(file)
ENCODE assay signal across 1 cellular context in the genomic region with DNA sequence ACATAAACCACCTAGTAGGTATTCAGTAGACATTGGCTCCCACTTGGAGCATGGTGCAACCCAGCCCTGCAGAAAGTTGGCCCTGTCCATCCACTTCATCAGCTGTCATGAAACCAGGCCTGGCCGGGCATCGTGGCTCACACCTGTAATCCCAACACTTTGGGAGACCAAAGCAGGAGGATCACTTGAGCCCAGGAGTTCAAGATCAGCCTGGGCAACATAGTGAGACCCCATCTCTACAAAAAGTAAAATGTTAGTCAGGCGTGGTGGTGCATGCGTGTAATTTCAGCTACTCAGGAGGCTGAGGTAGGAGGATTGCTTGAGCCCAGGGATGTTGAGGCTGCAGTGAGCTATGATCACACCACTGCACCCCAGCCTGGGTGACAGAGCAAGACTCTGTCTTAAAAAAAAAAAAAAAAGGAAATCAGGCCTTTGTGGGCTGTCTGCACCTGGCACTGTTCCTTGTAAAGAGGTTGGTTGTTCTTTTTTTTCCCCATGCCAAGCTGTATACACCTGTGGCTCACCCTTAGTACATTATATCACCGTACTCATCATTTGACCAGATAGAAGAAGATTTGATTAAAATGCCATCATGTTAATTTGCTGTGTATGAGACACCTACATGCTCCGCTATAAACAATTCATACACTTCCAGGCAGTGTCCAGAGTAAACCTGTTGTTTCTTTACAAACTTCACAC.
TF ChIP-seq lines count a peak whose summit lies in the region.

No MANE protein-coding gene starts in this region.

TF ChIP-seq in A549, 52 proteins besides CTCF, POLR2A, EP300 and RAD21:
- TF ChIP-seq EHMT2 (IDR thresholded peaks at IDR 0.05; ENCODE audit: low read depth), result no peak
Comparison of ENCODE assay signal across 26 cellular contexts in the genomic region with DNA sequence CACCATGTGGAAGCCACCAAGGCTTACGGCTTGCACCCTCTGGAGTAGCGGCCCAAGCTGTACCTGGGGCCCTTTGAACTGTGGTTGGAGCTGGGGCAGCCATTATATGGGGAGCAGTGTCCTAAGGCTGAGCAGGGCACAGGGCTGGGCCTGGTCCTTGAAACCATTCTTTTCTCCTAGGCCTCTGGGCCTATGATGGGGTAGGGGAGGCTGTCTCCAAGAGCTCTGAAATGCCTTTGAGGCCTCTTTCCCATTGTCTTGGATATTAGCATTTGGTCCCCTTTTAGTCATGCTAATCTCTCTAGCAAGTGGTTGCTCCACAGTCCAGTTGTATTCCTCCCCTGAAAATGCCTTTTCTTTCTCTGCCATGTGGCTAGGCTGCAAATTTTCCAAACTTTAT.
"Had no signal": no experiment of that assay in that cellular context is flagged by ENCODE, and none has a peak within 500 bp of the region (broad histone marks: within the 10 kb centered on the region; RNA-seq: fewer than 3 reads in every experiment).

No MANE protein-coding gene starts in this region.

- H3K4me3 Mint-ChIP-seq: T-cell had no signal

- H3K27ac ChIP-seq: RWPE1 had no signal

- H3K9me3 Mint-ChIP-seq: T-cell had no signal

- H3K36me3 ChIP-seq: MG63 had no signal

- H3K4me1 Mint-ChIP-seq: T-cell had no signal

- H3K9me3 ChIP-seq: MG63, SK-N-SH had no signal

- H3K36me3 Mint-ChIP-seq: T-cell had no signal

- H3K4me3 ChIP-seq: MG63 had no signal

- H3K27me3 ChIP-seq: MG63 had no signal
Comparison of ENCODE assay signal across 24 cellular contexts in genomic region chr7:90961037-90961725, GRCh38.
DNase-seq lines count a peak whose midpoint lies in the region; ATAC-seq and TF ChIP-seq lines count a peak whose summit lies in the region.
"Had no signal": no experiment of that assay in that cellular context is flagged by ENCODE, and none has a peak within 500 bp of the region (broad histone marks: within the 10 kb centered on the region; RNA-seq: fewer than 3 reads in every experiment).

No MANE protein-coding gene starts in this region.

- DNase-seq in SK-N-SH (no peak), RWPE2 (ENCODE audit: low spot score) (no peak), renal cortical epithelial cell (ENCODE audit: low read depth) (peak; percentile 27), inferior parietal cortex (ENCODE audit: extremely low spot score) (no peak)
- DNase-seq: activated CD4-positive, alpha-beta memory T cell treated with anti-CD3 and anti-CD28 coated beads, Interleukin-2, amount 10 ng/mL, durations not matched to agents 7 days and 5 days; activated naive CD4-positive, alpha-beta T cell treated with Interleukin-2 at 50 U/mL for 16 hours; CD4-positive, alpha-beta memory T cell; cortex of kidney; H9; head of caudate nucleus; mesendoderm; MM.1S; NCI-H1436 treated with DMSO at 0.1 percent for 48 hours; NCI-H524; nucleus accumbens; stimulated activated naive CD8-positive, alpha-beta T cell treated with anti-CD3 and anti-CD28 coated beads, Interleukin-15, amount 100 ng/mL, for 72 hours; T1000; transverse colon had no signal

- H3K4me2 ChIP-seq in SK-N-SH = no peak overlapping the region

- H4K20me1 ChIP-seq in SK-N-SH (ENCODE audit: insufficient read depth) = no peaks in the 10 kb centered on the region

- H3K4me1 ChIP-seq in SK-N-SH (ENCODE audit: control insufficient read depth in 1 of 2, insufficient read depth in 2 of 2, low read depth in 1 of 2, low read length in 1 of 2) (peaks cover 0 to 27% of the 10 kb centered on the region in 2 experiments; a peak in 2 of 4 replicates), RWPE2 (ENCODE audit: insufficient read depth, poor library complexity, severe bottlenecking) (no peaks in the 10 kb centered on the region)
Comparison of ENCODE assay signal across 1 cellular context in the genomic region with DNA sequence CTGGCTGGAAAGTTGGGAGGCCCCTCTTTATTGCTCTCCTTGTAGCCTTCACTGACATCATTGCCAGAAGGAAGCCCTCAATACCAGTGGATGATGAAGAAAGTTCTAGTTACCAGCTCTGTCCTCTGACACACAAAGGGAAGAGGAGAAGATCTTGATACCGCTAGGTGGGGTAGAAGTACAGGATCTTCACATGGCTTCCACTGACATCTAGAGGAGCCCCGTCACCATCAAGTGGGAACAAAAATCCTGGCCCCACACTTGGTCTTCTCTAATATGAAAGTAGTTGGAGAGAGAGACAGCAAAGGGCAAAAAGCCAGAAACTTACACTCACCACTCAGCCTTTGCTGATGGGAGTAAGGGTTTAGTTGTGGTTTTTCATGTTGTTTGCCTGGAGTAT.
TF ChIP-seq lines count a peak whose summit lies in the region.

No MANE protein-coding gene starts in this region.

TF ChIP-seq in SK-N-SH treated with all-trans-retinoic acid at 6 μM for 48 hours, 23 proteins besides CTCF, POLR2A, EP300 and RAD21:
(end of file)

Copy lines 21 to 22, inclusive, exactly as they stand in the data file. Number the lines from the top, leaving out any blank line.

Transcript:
No MANE protein-coding gene starts in this region.

- DNase-seq in SK-N-SH (no peak), RWPE2 (ENCODE audit: low spot score) (no peak), renal cortical epithelial cell (ENCODE audit: low read depth) (peak; percentile 27), inferior parietal cortex (ENCODE audit: extremely low spot score) (no peak)